A convention or (tacit) agreement betwixt us: on reliance and its normative consequences

Synthese 190 (4):585-618 (2013)

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Abstract
The aim of this paper is to clarify what kind of normativity characterizes a convention. First, we argue that conventions have normative consequences because they always involve a form of trust and reliance. We contend that it is by reference to a moral principle impinging on these aspects (i.e. the principle of Reliability) that interpersonal obligations and rights originate from conventional regularities. Second, we argue that the system of mutual expectations presupposed by conventions is a source of agreements. Agreements stemming from conventions are “tacit” in the sense that they are implicated by what agents do (or forbear from doing) and without that any communication between them is necessary. To justify this conclusion, we assume that: (1) there is a salient interpretation, in some contexts, of everyone’s silence as confirmatory of the others’ expectations (an epistemic assumption), and (2) the participating agents share a value of not being motivated by hostile attitudes (a motivational assumption). By clarifying the relation between conventions and agreements, the peculiar normativity of conventions is analyzed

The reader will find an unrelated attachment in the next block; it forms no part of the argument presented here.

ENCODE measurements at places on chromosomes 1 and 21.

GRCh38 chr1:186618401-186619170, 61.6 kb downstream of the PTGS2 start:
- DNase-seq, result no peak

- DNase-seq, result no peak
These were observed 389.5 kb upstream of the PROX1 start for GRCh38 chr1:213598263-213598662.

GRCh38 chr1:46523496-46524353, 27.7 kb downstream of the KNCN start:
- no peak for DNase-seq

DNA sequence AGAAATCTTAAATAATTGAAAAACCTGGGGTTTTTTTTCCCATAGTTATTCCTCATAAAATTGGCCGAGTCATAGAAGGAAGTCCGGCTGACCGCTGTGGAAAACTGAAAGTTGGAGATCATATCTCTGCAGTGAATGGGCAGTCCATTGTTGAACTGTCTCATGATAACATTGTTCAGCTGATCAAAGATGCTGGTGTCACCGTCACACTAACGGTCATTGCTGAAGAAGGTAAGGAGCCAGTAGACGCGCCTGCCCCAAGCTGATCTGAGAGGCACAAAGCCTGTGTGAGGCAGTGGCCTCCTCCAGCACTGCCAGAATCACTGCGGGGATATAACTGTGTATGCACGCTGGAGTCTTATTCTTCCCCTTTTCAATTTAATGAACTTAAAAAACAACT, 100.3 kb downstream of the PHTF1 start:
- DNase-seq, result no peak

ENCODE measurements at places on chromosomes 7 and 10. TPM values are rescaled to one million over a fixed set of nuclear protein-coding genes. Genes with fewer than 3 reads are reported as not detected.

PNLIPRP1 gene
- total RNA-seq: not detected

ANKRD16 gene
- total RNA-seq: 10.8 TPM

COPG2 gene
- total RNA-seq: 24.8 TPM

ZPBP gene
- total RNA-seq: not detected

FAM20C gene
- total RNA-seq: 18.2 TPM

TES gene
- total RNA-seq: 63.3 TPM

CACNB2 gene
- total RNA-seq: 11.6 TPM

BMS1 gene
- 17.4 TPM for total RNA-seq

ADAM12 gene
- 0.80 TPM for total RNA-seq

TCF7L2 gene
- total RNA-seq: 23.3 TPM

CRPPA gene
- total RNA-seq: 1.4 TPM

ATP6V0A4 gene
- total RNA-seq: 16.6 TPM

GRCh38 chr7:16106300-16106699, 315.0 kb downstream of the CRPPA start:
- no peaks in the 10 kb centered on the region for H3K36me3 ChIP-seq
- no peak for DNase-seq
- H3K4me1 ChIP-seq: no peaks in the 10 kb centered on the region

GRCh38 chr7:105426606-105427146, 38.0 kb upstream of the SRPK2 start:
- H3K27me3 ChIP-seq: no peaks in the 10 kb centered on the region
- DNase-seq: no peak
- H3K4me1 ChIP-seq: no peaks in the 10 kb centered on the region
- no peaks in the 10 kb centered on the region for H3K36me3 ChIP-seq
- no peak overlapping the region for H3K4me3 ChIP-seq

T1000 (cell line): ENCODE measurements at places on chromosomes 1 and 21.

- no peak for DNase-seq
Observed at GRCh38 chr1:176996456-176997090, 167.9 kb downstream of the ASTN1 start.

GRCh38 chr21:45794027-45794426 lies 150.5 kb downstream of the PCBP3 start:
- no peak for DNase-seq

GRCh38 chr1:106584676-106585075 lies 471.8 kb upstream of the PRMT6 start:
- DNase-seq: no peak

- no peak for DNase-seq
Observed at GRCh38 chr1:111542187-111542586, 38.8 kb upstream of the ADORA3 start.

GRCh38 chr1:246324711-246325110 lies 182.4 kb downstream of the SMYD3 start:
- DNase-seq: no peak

Keywords David Lewis  Convention  Norm  Tacit Agreement  Confirmatory bias  Pragmatics
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DOI 10.1007/s11229-012-0194-8
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References found in this work BETA

What We Owe to Each Other.Thomas Scanlon - 1998 - Belknap Press of Harvard University Press.
Freedom of the Will and the Concept of a Person.Harry G. Frankfurt - 1971 - Journal of Philosophy 68 (1):5-20.
What We Owe to Each Other.Thomas M. Scanlon - 2000 - Mind 111 (442):323-354.
Common Ground.Robert Stalnaker - 2002 - Linguistics and Philosophy 25 (5-6):701-721.

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Citations of this work BETA

Minds as Social Institutions.Cristiano Castelfranchi - 2014 - Phenomenology and the Cognitive Sciences 13 (1):121-143.
Matters of Interpersonal Trust.Andrew Kirton - 2018 - Dissertation, University of Manchester

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